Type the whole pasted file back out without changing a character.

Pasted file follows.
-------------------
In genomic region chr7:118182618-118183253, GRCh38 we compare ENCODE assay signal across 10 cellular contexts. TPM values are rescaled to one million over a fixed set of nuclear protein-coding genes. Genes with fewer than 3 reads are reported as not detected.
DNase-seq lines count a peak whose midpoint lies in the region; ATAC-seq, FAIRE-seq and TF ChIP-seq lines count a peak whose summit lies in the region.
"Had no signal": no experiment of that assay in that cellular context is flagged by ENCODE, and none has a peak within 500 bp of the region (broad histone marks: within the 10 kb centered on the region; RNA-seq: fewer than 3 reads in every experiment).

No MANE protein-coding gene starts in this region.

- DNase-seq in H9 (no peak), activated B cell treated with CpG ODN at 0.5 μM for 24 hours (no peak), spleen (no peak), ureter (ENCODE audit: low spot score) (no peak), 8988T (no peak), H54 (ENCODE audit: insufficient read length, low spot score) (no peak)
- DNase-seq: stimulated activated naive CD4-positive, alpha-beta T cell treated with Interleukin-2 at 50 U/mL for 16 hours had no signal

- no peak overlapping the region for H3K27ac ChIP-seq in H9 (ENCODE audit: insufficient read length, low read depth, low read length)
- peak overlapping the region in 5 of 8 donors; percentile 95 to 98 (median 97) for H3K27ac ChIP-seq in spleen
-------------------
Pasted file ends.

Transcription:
In genomic region chr7:118182618-118183253, GRCh38 we compare ENCODE assay signal across 10 cellular contexts. TPM values are rescaled to one million over a fixed set of nuclear protein-coding genes. Genes with fewer than 3 reads are reported as not detected.
DNase-seq lines count a peak whose midpoint lies in the region; ATAC-seq, FAIRE-seq and TF ChIP-seq lines count a peak whose summit lies in the region.
"Had no signal": no experiment of that assay in that cellular context is flagged by ENCODE, and none has a peak within 500 bp of the region (broad histone marks: within the 10 kb centered on the region; RNA-seq: fewer than 3 reads in every experiment).

No MANE protein-coding gene starts in this region.

- DNase-seq in H9 (no peak), activated B cell treated with CpG ODN at 0.5 μM for 24 hours (no peak), spleen (no peak), ureter (ENCODE audit: low spot score) (no peak), 8988T (no peak), H54 (ENCODE audit: insufficient read length, low spot score) (no peak)
- DNase-seq: stimulated activated naive CD4-positive, alpha-beta T cell treated with Interleukin-2 at 50 U/mL for 16 hours had no signal

- no peak overlapping the region for H3K27ac ChIP-seq in H9 (ENCODE audit: insufficient read length, low read depth, low read length)
- peak overlapping the region in 5 of 8 donors; percentile 95 to 98 (median 97) for H3K27ac ChIP-seq in spleen